The rise of hydraulic fracturing, or fracking, has ushered in an era of intense drilling that has been called the great shale gas rush. Fracking allows oil and natural gas to be extracted from horizontal wells, thousands of metres below the Earth’s surface. We tried to piece together the environmental impact of the great shale gas rush, and quickly discovered how little is actually known about the effects this booming industry is having on plants and wildlife.
To help shed light on this area where there is little research, we convened a team of eight scientists with diverse expertise in plants, birds, amphibians, mammals, wildlife disease, hydrology, and public policy. Our study, published in the journal Frontiers in Ecology and the Environment, examined 12 ways in which shale development can harm ecosystems. Using an objective ranking system, we identified the highest-priority threats for future research.
Much of the public debate around shale development has focused on the technique of fracking itself. The above-ground footprint of each well is relatively small at between 1.5-3 hectares of land cleared per well, but many are drilled in close proximity and each is connected by a labyrinthine network of roads and pipelines which must be built and in place before the fracking can start. This can add up to many thousands of hectares of disturbed land, contributing to habitat loss and fragmentation, generating light and noise pollution, and affecting air quality. The huge amounts of water required for fracking, on average 20m litres over the lifespan of a single well, can take a heavy toll on groundwater levels and water flow in streams, adding to siltation and affecting wildlife dependent on those habitats.
The whole process of drilling for oil and gas also provides opportunities for unpredictable and potentially disastrous events – chemical spills or pipeline ruptures – which pose high risks to surrounding ecosystems. Understanding these risks and effects is essential because many shale basins occur in regions of exceptional biological diversity. For example, the Devonian and Marcellus Shale in the Appalachian Basin overlap with the highest areas of amphibian and freshwater fish diversity in the United States.
Each of the threats we identified were assessed on their extent, duration, the difficulty of mitigating their effects, and the amount of relevant scientific information available. With limited resources, our top research priorities should be threats that are under-studied, widespread and whose effects take considerable time or effort to reverse. We found the highest risk and therefore highest research priorities were related to chemical contamination from spills, equipment failure, the movement of fluid underground, or storage leaks. Although our focus was on plants and wildlife, these problems could also affect human health.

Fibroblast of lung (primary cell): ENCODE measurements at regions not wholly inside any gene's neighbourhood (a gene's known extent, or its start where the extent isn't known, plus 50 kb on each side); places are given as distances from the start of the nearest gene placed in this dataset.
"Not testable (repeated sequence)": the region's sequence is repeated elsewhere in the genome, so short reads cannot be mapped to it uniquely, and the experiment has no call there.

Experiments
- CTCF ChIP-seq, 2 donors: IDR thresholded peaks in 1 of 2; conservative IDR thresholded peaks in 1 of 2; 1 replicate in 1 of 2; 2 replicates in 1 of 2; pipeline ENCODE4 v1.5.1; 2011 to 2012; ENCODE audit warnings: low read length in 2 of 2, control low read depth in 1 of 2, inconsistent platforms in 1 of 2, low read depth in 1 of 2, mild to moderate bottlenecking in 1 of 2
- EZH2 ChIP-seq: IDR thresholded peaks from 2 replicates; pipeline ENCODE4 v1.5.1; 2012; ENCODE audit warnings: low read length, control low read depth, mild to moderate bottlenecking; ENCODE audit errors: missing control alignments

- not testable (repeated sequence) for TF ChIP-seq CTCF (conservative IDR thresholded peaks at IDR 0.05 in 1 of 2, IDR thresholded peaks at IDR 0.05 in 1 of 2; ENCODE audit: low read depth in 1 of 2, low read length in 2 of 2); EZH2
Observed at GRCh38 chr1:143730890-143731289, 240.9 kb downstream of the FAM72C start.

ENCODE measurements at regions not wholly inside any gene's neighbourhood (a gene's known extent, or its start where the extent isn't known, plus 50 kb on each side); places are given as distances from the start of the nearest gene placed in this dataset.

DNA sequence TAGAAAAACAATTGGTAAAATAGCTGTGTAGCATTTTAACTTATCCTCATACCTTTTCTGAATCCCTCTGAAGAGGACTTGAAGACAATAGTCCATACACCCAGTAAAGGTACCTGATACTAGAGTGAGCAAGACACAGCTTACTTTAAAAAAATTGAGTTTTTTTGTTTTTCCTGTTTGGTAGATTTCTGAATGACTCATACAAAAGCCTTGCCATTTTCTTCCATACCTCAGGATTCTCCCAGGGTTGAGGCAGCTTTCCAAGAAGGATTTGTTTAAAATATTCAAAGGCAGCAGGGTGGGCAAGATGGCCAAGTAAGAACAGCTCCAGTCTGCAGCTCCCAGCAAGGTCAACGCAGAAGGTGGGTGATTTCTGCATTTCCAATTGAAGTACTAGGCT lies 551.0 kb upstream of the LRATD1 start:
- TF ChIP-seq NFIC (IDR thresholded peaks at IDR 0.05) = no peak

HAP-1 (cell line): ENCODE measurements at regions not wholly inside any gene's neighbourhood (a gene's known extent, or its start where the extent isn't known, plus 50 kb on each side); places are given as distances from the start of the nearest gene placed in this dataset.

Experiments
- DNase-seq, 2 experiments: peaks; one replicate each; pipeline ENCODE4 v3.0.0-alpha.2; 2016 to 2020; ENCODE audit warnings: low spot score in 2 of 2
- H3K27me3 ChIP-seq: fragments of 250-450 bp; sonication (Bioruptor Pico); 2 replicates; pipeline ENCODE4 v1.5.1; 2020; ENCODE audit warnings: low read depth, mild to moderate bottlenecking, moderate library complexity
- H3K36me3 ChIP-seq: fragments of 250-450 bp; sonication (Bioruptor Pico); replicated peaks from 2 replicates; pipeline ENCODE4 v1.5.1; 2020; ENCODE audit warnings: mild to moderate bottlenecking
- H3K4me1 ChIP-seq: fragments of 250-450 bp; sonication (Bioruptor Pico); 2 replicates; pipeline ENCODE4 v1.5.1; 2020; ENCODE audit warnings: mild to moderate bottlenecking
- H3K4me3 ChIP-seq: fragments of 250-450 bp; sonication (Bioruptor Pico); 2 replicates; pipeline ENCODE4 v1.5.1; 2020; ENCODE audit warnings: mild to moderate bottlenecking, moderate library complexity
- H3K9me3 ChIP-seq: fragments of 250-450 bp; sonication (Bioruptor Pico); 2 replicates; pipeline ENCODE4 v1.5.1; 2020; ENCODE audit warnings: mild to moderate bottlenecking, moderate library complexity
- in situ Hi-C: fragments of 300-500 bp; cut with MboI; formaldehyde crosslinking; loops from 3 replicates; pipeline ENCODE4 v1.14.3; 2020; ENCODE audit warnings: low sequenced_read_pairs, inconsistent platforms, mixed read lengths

More surprising was the lack of accessible and reliable information on the chemicals used in fracking (as part of the fracking fluid blasted underground to fracture the rock), spills, and the disposal of this fluid as wastewater. We reviewed the chemical disclosure statements provided by fracking companies for 150 wells in three of the top gas-producing states and found that, on average, two out of three wells were fracked with at least one undisclosed chemical, while some wells were fracked with 20 or more. It’s impossible to accurately predict the effects of environmental pollution if we do not know the identity and concentration of chemicals being released into soils and waterways.
Government and industry have made small steps towards openness, for example by creating the FracFocus registry and by maintaining regional databases. (for example the Pennsylvania Department of Environmental Protection). But these steps are not enough. Only five of the 24 US states involved in fracking – Pennsylvania, Colorado, New Mexico, Wyoming and Texas – maintain any public records of spills, and a lack of complete and consistent reporting is a major obstacle to understanding the environmental impact of shale development. For instance, less than half the reports in the Pennsylvania database included information on where spills occurred and fewer than one in 15 reports noted the date and time when the spill occurred. In fact, in Pennsylvania alone (an area about half the size of the UK), the Department of Environmental Protection cited companies 22 times in 2013 for discharging industrial waste into waterways.
The collective impact of shale development as illustrated above is not easily seen from the ground. Yet each modest-sized drilling operation contributes to at least 12 distinct environmental threats. The combined impact of these threats is itself a major research priority, but is exceptionally difficult to isolate and study.
With shale production projected to increase exponentially during the next 30 years, it’s vital that scientists, the industry and government regulators co-operate to minimise damage to the natural world. Scientists need access to reliable information about spills, violations, fluid disposal and chemicals used in fracking. This information must be seen as essential to prevent the shale industry from posing unacceptable risks to the living world, our families and communities.